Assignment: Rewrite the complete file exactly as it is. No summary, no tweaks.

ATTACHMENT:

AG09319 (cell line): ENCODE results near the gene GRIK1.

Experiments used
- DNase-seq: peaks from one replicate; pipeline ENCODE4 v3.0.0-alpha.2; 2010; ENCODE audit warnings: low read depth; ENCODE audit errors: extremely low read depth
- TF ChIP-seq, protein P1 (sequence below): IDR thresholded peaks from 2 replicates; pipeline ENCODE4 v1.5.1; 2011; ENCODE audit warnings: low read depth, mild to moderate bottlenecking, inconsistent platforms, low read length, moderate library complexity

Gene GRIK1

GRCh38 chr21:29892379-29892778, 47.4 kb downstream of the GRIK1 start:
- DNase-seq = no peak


AG09319 (cell line): ENCODE results near the gene GRIK1.

Experiments used
- DNase-seq: peaks from one replicate; pipeline ENCODE4 v3.0.0-alpha.2; 2010; ENCODE audit warnings: low read depth; ENCODE audit errors: extremely low read depth
- TF ChIP-seq, protein P1 (sequence below): IDR thresholded peaks from 2 replicates; pipeline ENCODE4 v1.5.1; 2011; ENCODE audit warnings: low read depth, mild to moderate bottlenecking, inconsistent platforms, low read length, moderate library complexity

Gene GRIK1

GRCh38 chr21:29892379-29892778, 47.4 kb downstream of the GRIK1 start:
- DNase-seq = no peak